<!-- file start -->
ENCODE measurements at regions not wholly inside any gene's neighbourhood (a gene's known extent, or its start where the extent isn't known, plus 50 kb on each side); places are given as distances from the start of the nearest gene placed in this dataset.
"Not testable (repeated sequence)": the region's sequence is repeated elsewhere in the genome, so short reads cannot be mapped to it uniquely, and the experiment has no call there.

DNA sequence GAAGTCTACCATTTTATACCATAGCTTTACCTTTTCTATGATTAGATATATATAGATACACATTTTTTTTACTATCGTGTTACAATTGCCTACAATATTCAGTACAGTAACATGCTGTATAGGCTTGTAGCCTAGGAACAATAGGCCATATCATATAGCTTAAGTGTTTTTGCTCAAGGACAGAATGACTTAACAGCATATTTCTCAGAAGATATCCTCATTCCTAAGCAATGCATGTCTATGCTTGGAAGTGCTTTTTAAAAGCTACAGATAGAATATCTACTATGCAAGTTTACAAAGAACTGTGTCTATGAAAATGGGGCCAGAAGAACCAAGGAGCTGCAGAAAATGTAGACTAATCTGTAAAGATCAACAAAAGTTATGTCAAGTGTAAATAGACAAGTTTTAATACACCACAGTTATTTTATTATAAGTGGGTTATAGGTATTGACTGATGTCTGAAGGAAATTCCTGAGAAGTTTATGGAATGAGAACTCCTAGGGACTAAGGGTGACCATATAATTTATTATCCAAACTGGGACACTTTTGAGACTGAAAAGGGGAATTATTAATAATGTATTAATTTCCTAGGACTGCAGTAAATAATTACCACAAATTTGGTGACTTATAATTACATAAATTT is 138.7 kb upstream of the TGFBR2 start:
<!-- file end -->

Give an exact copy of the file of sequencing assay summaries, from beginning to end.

ENCODE measurements at regions not wholly inside any gene's neighbourhood (a gene's known extent, or its start where the extent isn't known, plus 50 kb on each side); places are given as distances from the start of the nearest gene placed in this dataset.
"Not testable (repeated sequence)": the region's sequence is repeated elsewhere in the genome, so short reads cannot be mapped to it uniquely, and the experiment has no call there.

DNA sequence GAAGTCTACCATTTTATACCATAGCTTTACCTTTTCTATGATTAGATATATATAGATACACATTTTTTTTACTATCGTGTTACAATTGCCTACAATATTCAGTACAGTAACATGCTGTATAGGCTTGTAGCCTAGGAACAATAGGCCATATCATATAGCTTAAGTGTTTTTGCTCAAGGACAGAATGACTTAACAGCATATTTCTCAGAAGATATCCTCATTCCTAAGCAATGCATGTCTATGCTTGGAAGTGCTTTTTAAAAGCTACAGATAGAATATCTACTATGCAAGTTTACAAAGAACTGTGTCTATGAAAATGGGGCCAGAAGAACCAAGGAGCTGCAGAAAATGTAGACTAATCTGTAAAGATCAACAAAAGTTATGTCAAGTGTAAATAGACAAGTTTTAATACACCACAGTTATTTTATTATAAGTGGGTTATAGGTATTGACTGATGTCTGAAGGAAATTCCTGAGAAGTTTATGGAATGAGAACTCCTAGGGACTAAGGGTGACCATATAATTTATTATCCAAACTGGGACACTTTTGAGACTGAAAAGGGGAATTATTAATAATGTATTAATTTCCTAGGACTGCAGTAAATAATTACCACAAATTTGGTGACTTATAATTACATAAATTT is 138.7 kb upstream of the TGFBR2 start: